This study investigates the meteorological variation in revealed preference travel data. The main objective of this study is to investigate the impact of weather conditions on daily activity participation (trip motives) and daily modal choices in the Netherlands. To this end, data from the Dutch National Travel Household Survey of 2008 were matched to hourly weather data provided by the Royal Dutch Meteorological Institute and were complemented with thermal indices to indicate the level of thermal comfort and additional variables to indicate the seasonality of the weather conditions. Two multinomial logit-generalised estimation equations (MNL-GEE) models were constructed, one to assess the impact of weather conditions on trip motives and one to assess the effect of weather conditions on modal choice. The modelling results indicate that, depending on the travel attribute of concern, other factors might play a role. Nonetheless, the thermal component, as well as the aesthetical component and the physical component of weather play a significant role. Moreover, the parameter estimates indicate significant differences in the impact of weather conditions when different time scales are considered (e.g. daily versus hourly based). The fact that snow does not play any role at all was unexpected. This finding can be explained by the relatively low occurrence of this weather type in the study area. It is important to consider the effects of weather in travel demand modelling frameworks because this will help to achieve higher accuracy and more realistic traffic forecasts. These will in turn allow policy makers to make better long-term and short-term decisions to achieve various political goals, such as progress towards a sustainable transportation system. Further research in this respect should emphasise the role of weather conditions and activity-scheduling attributes.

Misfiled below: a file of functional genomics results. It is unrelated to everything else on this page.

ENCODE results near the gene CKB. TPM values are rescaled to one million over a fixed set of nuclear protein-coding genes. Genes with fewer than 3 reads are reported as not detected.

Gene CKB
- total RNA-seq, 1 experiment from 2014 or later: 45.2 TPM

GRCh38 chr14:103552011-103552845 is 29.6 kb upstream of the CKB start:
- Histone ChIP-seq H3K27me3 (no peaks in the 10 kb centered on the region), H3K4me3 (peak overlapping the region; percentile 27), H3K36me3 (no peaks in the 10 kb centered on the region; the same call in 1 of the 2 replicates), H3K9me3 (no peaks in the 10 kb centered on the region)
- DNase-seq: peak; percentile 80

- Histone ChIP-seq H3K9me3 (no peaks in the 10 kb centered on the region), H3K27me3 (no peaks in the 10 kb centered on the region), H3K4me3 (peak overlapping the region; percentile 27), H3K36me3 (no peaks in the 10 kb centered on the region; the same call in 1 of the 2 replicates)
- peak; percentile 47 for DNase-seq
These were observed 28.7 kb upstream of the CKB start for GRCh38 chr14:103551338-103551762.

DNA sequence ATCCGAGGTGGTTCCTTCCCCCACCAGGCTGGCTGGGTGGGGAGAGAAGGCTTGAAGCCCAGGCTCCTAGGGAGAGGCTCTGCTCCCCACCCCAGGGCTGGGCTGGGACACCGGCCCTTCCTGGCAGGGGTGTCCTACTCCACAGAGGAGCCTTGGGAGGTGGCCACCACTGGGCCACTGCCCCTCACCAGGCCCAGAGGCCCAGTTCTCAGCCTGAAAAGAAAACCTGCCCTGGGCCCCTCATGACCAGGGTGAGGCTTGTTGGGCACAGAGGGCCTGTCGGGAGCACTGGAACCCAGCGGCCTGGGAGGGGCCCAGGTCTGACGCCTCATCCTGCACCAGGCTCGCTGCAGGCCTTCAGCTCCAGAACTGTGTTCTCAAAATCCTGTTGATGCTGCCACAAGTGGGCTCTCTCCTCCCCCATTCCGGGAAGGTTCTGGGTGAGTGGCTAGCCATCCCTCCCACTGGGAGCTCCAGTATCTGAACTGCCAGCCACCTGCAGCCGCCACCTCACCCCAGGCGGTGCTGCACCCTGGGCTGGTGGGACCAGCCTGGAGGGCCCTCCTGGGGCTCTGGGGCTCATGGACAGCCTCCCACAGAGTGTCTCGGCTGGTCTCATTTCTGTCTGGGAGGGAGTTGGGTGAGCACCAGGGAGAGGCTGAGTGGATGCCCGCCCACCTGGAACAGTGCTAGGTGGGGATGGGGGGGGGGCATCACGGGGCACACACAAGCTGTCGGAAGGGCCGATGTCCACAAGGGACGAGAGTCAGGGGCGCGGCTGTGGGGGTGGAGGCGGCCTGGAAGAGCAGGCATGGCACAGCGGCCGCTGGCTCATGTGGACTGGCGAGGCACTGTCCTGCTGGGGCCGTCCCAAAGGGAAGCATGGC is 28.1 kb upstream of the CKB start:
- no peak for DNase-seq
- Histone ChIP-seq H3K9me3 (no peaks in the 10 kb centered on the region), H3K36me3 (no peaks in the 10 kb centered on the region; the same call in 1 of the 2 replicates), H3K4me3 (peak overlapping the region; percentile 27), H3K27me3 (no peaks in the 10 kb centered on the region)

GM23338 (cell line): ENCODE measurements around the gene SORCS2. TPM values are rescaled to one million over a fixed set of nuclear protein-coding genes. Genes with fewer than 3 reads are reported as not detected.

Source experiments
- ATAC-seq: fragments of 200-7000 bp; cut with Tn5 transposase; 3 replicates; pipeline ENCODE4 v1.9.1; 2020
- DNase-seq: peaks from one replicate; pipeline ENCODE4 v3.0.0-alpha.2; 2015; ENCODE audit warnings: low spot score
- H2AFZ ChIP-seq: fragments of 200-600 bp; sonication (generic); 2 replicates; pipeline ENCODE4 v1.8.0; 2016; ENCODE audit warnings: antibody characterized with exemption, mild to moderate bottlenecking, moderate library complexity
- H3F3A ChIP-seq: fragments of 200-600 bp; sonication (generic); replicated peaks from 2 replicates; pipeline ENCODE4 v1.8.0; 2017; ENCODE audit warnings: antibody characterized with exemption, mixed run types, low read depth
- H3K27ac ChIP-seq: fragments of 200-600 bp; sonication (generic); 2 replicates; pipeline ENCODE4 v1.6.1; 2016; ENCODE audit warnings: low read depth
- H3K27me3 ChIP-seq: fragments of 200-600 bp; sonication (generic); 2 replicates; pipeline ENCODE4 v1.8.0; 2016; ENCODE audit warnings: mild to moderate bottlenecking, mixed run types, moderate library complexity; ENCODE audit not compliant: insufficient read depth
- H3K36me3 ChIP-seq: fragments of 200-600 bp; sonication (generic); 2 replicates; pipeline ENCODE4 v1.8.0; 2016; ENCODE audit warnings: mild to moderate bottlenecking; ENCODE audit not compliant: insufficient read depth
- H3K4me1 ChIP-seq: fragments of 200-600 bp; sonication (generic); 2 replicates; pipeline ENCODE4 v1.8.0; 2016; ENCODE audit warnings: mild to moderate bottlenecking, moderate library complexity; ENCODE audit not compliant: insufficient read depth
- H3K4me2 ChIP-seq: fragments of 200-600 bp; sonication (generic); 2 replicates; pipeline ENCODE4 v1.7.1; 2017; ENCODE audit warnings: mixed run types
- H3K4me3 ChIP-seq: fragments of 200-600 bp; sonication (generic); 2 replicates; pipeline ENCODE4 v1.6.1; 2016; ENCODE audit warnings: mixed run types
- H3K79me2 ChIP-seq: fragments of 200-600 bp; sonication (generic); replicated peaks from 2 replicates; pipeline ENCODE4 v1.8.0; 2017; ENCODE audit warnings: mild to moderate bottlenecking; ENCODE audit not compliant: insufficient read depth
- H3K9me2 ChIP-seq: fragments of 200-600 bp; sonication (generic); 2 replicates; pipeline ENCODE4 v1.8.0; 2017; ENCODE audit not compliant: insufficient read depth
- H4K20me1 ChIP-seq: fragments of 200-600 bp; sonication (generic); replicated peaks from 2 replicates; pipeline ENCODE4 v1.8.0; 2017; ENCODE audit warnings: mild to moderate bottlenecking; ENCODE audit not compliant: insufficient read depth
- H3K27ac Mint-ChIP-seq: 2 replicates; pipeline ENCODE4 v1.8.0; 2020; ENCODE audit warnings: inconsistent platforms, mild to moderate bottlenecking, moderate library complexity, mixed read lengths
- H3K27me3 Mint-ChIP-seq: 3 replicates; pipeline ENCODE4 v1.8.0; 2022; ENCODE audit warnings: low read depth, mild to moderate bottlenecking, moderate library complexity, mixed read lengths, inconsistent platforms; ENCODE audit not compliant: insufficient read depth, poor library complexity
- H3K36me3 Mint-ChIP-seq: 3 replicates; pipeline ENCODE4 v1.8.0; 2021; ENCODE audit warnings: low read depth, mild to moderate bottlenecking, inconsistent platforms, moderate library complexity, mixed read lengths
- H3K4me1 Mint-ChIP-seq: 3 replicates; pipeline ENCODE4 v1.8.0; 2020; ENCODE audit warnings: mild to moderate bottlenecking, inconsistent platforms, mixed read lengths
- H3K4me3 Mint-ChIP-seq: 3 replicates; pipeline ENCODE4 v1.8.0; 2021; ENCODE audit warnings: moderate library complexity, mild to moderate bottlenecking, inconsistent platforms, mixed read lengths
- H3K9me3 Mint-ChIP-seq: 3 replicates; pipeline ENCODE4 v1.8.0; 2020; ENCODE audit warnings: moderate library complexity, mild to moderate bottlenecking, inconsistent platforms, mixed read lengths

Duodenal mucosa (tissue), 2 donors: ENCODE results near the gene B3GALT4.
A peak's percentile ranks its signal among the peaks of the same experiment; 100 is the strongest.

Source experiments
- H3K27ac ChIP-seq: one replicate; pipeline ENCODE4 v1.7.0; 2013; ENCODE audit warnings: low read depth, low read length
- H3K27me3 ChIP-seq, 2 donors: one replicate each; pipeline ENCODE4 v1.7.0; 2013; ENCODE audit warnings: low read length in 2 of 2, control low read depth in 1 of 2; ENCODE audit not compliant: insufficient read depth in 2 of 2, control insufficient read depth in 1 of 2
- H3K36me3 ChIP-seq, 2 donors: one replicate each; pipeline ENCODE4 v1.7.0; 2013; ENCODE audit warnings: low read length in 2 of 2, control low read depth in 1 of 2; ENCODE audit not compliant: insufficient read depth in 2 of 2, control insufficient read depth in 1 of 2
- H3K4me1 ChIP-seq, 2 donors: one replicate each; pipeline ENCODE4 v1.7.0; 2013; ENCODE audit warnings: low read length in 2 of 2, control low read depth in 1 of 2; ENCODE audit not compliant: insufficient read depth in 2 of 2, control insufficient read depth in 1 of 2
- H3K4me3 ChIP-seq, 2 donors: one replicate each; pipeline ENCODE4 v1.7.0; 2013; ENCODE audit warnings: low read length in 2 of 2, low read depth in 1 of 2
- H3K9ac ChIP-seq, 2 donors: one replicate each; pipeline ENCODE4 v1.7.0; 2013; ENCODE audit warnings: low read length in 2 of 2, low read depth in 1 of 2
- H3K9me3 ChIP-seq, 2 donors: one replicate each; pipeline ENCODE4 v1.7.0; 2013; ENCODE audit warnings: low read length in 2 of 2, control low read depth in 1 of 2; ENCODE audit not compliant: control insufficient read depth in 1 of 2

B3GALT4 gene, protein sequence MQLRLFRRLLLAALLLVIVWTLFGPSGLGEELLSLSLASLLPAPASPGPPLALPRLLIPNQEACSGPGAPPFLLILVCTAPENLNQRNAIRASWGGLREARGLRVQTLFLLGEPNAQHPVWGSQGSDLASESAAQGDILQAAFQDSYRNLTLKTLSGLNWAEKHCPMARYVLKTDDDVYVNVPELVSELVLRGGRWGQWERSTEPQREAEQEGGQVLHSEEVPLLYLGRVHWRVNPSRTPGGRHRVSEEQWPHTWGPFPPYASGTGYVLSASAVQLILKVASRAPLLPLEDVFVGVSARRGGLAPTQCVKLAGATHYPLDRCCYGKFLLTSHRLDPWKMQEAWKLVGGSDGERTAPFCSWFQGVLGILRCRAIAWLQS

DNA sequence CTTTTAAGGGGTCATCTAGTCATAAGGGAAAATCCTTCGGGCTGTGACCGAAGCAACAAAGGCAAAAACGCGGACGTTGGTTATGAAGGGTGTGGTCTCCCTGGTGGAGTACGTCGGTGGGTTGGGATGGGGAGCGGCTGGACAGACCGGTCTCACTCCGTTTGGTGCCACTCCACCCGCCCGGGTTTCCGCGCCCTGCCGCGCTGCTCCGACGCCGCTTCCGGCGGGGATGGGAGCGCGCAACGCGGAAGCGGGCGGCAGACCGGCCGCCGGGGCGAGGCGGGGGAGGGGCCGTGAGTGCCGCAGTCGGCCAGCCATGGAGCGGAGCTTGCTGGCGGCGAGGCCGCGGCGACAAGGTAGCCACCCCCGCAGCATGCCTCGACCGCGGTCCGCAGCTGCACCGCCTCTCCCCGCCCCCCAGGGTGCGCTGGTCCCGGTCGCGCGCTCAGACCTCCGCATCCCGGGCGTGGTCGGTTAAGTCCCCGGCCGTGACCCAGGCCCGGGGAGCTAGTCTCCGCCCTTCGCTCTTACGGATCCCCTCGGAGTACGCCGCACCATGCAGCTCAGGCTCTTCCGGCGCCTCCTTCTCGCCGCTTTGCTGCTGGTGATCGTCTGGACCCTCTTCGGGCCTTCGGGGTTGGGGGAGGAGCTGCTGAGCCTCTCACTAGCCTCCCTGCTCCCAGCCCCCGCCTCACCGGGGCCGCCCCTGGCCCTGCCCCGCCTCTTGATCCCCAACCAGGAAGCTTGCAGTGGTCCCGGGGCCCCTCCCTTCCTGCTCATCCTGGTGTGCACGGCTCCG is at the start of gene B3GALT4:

8. Micro seismic event detection based on neural networks in the Groningen area, The Netherlands